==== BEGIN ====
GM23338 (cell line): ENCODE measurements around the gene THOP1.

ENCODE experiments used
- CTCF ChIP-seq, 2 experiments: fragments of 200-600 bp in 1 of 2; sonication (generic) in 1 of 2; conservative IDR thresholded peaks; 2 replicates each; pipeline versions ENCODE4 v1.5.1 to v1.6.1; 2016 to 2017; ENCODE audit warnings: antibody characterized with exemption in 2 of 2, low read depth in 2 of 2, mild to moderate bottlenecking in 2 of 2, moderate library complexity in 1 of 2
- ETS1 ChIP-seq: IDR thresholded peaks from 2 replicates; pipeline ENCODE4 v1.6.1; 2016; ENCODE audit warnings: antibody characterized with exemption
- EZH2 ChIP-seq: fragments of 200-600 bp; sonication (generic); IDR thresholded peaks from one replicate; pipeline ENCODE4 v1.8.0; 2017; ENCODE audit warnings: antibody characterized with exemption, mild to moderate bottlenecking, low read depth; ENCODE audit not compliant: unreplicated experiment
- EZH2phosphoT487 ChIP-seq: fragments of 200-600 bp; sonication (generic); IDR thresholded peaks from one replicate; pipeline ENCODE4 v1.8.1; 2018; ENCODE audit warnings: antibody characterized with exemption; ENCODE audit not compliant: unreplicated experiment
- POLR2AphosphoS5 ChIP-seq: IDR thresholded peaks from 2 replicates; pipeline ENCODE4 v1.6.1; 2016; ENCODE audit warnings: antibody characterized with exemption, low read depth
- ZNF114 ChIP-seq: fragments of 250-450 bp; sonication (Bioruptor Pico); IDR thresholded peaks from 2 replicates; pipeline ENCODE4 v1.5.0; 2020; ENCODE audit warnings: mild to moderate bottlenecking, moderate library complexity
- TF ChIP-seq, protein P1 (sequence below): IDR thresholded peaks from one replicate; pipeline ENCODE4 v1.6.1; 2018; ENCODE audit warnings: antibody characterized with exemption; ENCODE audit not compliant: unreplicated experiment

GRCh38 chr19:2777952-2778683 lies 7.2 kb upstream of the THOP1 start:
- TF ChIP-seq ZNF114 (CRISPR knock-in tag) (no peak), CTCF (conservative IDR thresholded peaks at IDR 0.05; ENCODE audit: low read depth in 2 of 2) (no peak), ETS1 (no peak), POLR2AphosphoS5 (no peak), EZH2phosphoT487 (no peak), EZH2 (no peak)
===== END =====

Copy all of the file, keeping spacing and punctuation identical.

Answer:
GM23338 (cell line): ENCODE measurements around the gene THOP1.

ENCODE experiments used
- CTCF ChIP-seq, 2 experiments: fragments of 200-600 bp in 1 of 2; sonication (generic) in 1 of 2; conservative IDR thresholded peaks; 2 replicates each; pipeline versions ENCODE4 v1.5.1 to v1.6.1; 2016 to 2017; ENCODE audit warnings: antibody characterized with exemption in 2 of 2, low read depth in 2 of 2, mild to moderate bottlenecking in 2 of 2, moderate library complexity in 1 of 2
- ETS1 ChIP-seq: IDR thresholded peaks from 2 replicates; pipeline ENCODE4 v1.6.1; 2016; ENCODE audit warnings: antibody characterized with exemption
- EZH2 ChIP-seq: fragments of 200-600 bp; sonication (generic); IDR thresholded peaks from one replicate; pipeline ENCODE4 v1.8.0; 2017; ENCODE audit warnings: antibody characterized with exemption, mild to moderate bottlenecking, low read depth; ENCODE audit not compliant: unreplicated experiment
- EZH2phosphoT487 ChIP-seq: fragments of 200-600 bp; sonication (generic); IDR thresholded peaks from one replicate; pipeline ENCODE4 v1.8.1; 2018; ENCODE audit warnings: antibody characterized with exemption; ENCODE audit not compliant: unreplicated experiment
- POLR2AphosphoS5 ChIP-seq: IDR thresholded peaks from 2 replicates; pipeline ENCODE4 v1.6.1; 2016; ENCODE audit warnings: antibody characterized with exemption, low read depth
- ZNF114 ChIP-seq: fragments of 250-450 bp; sonication (Bioruptor Pico); IDR thresholded peaks from 2 replicates; pipeline ENCODE4 v1.5.0; 2020; ENCODE audit warnings: mild to moderate bottlenecking, moderate library complexity
- TF ChIP-seq, protein P1 (sequence below): IDR thresholded peaks from one replicate; pipeline ENCODE4 v1.6.1; 2018; ENCODE audit warnings: antibody characterized with exemption; ENCODE audit not compliant: unreplicated experiment

GRCh38 chr19:2777952-2778683 lies 7.2 kb upstream of the THOP1 start:
- TF ChIP-seq ZNF114 (CRISPR knock-in tag) (no peak), CTCF (conservative IDR thresholded peaks at IDR 0.05; ENCODE audit: low read depth in 2 of 2) (no peak), ETS1 (no peak), POLR2AphosphoS5 (no peak), EZH2phosphoT487 (no peak), EZH2 (no peak)